The black mare left me behind. Left me at the trailer. I freed myself and ran after her. I left skid marks in that black mare’s heart. I left skid marks of love on the pavement where the black mare left me.”

Looking for country songwriter and lyricist to make “Skidmarks in my Heart” into a Blake Shelton song.

The skid marks are the white markings on the pavement. He has front shoes on, so only his front feet made the marks.

PostHeaderIcon New Saddle has Passed the Test

I bought a used 16 1/2″ super wide Parelli Natural Performer via eBay. Last Sunday it passed the Cisco test. Today it passed the Lucky Star test.

I tried to cinch it up tight enough so the saddle would stay on Lucky. When I mounted, it tipped a little,letting me know it might not be fully secure. But when I got balanced in the saddle and shifted my weight to each side, it felt secure. Off we went at a nice “trail walk” speed. I could feel those back legs reaching far underneath. Hmmm, have I ever felt that back leg reach before? I don’t think so.

As we were walking around the arena, the seat felt really “roomy” to me. I am used to being squished in the saddle and this was a new feel for me. My body worried a bit. There was nothing that braced against my legs to hold me in the saddle. I do feel like the saddle is deep and holds me almost inside Lucky. I don’t remember that roomy feeling while riding Cisco.

Lucky and I spent more time in the arena. We did all the gaits both directions. I decided it was time to get off. The saddle tipped a bit when I dismounted, but it stayed on top of Lucky.

I ran my hand underneath the saddle blanket and could not find any tight spots. Lucky’s shoulders have impressive freedom to move. I checked the tightness of the girth. There was no tightness. The girth was touching Lucky’s body, but not really enough to have kept me secure. Well! The saddle fit Lucky extremely well. It might have stayed on top of him even if we had been barrel racing (or not).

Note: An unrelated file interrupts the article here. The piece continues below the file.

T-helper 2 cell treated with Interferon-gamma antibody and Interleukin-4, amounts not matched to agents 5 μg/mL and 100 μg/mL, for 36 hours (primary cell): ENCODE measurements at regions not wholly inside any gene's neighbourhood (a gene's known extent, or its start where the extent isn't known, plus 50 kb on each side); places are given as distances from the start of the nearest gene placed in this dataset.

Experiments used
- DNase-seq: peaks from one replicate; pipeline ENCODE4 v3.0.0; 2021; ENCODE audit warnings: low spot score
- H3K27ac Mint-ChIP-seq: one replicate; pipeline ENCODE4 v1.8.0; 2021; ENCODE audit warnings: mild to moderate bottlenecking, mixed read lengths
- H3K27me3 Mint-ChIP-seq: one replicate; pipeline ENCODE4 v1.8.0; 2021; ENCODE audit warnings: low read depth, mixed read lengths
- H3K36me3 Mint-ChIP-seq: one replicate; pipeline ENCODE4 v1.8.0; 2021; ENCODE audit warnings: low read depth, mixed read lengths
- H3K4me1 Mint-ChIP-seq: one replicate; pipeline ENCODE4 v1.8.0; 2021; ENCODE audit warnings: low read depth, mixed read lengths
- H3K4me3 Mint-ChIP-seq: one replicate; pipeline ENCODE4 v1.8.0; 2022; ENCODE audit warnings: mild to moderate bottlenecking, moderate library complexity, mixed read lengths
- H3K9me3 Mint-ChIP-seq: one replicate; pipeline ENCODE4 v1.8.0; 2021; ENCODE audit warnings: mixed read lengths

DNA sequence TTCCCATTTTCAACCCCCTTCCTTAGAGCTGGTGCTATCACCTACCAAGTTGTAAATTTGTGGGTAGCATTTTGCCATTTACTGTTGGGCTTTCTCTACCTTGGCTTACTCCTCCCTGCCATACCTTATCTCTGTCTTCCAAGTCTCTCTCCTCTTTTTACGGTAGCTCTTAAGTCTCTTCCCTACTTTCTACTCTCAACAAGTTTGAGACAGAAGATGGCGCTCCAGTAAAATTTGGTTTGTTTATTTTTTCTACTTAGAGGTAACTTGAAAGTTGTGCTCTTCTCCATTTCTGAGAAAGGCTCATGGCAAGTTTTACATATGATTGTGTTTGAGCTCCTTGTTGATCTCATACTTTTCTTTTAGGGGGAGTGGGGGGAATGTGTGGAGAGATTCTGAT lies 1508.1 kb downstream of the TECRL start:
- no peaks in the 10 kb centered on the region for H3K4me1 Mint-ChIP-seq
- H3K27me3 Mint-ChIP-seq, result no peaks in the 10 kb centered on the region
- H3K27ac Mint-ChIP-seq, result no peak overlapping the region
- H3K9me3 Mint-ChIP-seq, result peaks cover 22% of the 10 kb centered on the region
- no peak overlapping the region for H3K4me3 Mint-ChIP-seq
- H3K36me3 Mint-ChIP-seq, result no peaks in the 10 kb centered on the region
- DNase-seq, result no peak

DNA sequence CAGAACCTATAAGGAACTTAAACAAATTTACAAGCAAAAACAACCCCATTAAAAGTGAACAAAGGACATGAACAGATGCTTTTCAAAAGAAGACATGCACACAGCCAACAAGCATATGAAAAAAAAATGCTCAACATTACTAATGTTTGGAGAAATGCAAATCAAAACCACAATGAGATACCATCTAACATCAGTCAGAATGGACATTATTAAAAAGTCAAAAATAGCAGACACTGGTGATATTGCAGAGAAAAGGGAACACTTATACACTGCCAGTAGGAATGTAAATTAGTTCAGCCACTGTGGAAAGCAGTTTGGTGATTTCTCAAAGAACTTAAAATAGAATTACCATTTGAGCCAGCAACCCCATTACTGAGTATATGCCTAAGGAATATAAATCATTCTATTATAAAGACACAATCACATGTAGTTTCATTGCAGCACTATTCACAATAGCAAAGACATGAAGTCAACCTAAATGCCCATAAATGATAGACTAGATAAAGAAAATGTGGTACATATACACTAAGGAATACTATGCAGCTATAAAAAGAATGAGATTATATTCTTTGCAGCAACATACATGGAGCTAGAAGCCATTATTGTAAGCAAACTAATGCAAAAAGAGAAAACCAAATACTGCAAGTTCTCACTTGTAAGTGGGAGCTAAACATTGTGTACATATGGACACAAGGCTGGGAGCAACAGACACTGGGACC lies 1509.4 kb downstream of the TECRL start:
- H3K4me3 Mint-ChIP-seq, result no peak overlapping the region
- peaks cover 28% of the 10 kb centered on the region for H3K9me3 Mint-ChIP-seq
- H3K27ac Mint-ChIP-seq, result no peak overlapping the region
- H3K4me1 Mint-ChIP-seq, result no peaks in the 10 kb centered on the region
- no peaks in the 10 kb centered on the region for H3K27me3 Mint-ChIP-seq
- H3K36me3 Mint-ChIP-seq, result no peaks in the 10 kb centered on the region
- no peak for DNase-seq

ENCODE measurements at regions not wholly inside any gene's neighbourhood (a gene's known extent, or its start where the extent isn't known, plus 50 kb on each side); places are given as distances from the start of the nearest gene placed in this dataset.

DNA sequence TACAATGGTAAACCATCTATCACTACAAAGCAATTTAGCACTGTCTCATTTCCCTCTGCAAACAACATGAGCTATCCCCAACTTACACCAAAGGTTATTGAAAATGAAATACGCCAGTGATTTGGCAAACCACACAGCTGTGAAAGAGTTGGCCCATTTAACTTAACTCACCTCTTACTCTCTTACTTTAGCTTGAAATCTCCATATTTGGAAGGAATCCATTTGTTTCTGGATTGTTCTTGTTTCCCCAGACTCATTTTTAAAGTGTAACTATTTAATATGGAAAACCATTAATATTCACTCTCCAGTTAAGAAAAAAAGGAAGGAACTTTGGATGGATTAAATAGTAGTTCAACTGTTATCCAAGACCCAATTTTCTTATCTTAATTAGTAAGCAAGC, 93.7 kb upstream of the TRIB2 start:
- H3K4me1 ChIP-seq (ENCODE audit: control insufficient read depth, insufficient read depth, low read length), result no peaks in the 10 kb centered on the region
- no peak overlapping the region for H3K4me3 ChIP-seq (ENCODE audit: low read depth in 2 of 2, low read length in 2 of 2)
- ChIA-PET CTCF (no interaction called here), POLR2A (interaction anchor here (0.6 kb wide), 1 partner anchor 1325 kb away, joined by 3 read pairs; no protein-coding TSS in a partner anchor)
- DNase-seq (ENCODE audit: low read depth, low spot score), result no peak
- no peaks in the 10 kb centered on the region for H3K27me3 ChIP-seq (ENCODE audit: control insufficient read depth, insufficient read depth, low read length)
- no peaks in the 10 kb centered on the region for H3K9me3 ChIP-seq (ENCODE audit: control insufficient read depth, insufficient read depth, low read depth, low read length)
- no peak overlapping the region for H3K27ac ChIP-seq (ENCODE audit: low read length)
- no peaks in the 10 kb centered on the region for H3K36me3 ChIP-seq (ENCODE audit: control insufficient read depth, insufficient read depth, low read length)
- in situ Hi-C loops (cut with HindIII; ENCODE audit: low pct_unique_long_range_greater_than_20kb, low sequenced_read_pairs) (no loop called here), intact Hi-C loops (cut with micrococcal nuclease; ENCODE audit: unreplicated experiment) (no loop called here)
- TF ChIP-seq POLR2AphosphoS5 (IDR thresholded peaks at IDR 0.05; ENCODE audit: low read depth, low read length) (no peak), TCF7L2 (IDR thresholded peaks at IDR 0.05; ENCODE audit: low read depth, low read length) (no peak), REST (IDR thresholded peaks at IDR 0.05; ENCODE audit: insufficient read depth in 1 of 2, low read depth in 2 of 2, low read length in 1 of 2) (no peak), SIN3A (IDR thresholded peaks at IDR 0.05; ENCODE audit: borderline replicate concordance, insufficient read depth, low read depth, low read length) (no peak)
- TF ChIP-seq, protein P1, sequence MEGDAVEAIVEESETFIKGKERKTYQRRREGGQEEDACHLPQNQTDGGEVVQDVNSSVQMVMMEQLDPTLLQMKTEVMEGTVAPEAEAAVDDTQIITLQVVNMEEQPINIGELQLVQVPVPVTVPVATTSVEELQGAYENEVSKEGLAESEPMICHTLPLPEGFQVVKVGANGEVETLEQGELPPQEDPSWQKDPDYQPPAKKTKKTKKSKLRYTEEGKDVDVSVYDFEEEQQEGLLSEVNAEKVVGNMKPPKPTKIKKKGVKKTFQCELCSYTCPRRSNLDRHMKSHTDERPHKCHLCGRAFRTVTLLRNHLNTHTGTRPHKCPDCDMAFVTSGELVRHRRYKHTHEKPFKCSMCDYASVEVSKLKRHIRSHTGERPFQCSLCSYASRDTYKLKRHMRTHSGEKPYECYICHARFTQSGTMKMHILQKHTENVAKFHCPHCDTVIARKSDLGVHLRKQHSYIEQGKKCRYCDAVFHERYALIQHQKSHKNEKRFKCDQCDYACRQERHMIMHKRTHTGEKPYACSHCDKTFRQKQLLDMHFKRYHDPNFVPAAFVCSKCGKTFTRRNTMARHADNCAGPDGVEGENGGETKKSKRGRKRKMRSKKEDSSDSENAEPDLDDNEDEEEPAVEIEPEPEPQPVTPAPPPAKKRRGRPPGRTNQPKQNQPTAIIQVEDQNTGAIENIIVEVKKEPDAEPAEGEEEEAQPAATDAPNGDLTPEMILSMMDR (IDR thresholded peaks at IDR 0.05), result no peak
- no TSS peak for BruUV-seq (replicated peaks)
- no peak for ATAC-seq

I now will happily make my PayPal payments to pay off this saddle. Yay!

Parelli Natural Performance saddle with bucking rolls removed and fenders with enough holes to let my legs fit. Picture coming next time!

PostHeaderIcon Cisco and Lucky Own a New (Used) Saddle

Sunday Clinic Day with Jennifer Vaught

It was a most amazing time riding Cisco. Firstly, I asked for a bit of speed and he hollowed out his back and paced. We worked on that. Then he would go nicely until the corners where he paced. The first exercise Jenny had us do in the clinic today, involved a lot of walking and leg yielding. We were walking the long way down the middle of the arena when Cisco suddenly began walking faster with a huge long stride. Then he got excited and we jigged around. He wanted to dart and go fast. We got that under control. The last exercise of the day was everyone went to the rail, one at a time. We were to do transitions, all the gaits and canter. We did an awesome flat foot walk. We did an amazing soft fox trot! Cisco and I have not cantered all winter because he couldn’t. So today, I asked him to canter. We went on wrong lead. But, it wasn’t a “lameness” canter attempt. We stopped and tried for the correct lead again. Zowie! We cantered one beautiful lap around the arena. Cisco has recovered!